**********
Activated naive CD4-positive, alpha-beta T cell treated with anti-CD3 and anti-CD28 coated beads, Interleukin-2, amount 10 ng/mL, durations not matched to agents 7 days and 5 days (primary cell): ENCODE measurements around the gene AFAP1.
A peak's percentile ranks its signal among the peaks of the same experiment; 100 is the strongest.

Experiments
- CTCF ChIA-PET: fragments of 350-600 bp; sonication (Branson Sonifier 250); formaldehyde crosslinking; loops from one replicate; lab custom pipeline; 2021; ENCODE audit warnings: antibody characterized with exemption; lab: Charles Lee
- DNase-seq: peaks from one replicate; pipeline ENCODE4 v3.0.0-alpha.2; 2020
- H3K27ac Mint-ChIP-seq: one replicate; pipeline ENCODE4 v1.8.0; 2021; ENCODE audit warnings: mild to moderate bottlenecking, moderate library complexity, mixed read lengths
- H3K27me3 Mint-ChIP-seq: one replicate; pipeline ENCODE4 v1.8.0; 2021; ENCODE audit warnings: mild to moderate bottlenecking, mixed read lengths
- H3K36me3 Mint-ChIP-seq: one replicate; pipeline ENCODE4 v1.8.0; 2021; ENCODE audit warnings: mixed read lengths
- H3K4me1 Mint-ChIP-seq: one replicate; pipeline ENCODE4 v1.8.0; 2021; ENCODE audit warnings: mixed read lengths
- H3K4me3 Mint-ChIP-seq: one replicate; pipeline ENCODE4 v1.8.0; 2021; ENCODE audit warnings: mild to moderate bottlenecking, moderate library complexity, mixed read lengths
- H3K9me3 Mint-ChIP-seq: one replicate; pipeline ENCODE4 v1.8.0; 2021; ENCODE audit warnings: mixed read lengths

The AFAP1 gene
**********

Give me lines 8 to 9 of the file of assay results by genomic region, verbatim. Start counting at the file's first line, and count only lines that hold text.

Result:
- H3K36me3 Mint-ChIP-seq: one replicate; pipeline ENCODE4 v1.8.0; 2021; ENCODE audit warnings: mixed read lengths
- H3K4me1 Mint-ChIP-seq: one replicate; pipeline ENCODE4 v1.8.0; 2021; ENCODE audit warnings: mixed read lengths